ceekskat, I'm not sure what you meant when you said that Coq au Vin's cooking style is too similar to Boeuf Bourgignon. Since you did mention poulet a la creme, I'm going to assume some kind of a sauce or braise is okay? Just maybe not another brown sauce and (obviously) not exactly the same additions? Based on that, JC has some variations of Fricassee de Poulet a l'Ancienne that might work within your parameters, but the sauce in the master recipe is enriched with both cream and eggs. Don't know if you want anything that heavy, but if it's okay, there's Fricassee de Poulet a l'Indienne (with a little curry), Paprika, Fricasse a l'Estragon ( I think you'd add some more fresh tarragon when you reheat this, since tarragon is delicate).

      Or, she has a recipe for Supreme de Volaille with cream that looks like it would work, very well, for the reheating, and would work with tenderloins if you want to go that route. One variation she has is Supremes de Volaille a l'Ecossaise, which has diced aromatics as the vegetable addition. I think this one might appeal to any of the manly-men who like good, basic, well prepared, "homecooking" food.

      Sorry, that's all I've got for you, since Vol I. is the only JC cookbook I have. :-)

      1 Reply
      1. re: Normandie

        Thank you, great idea about tenderloins; however, I'm planning going the Costco route so...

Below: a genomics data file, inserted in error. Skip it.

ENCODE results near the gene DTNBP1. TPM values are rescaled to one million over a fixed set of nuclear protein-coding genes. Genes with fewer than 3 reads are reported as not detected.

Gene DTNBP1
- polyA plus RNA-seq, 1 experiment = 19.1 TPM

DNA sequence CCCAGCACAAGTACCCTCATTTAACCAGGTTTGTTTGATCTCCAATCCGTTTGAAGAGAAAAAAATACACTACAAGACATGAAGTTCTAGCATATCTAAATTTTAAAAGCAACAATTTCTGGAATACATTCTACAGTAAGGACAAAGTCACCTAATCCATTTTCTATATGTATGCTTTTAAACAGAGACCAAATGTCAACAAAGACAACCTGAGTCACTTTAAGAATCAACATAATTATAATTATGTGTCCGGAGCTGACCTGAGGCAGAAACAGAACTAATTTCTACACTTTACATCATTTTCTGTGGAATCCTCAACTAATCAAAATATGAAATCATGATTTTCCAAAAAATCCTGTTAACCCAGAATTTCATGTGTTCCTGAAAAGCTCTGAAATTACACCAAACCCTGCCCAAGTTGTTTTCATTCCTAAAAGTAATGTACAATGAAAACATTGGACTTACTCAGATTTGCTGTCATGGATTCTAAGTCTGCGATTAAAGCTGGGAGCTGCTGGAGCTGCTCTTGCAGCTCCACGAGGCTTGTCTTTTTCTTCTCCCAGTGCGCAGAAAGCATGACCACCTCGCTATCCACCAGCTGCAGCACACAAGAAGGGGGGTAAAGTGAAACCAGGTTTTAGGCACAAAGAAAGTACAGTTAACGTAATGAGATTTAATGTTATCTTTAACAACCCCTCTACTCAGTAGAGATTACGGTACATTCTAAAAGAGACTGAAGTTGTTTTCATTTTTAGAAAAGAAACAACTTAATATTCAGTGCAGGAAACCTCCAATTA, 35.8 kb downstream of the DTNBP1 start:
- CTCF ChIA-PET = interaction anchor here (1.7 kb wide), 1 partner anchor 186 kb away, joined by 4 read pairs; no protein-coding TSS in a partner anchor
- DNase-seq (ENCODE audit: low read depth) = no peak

Also, my guess is that a saucy/braised dish should hold up well for reheating. I will take a look at Fricasee paprika. I feel my waistline expanding just reading the recipes :) Ah well, this is a buffet & people will just take a small helping.

      2. You might want to consider Chicken Bouillabaisse with Rouille. It is in the Julia and Company cookbook and listed as a lo cal banquet. I know, I know Julia and lo cal- but it is good. It is a fricasse of chicken with leeks, tomatoes, herbs,and wine, with a garlic and pimento sauce on the side. It will serve 6 people with "ample leftovers".This recipe would not be a problem to increase. It's tasty and the perfect dish for this time of the year. Good luck. I'm sure you will have a great party.

        2 Replies
        1. re: Delphine

          I actually saw this in the library yesterday! I quickly discarded it as it called for a great quantity of fresh/chopped/seeded/pulped tomatoes :) Perhaps I can use fresh & canned for the sake of time & quantity involved?

        2. I just made the poulet a l'estragon and it was great and reheated well, plus with the richness of the sauce one chicken made about 6-7 servings. I think doing something with a whole chicken or bone-in chicken would be best since it stays more moist.

          1. I would keep it simple. I think you said you alreay hav ea beef bourguignon, I would do simple roast hicken. Julia has a wonderful recipe for that. to feed 45 people 6 roasters would be enough.

            1 Reply
            1. re: Analisas mom

              More like 9 or 10 chickens, unless they are huge - besides, the dish must be cooked beforehand, refrigerated, then reheated. Even if OP has the fridge space, the flavor of reheated roast chicken is not as good. Julia had a rotisserie chicken - since OP is shopping at Costco, maybe just buy a bunch of them on the day of the event. If cheating, do it boldly!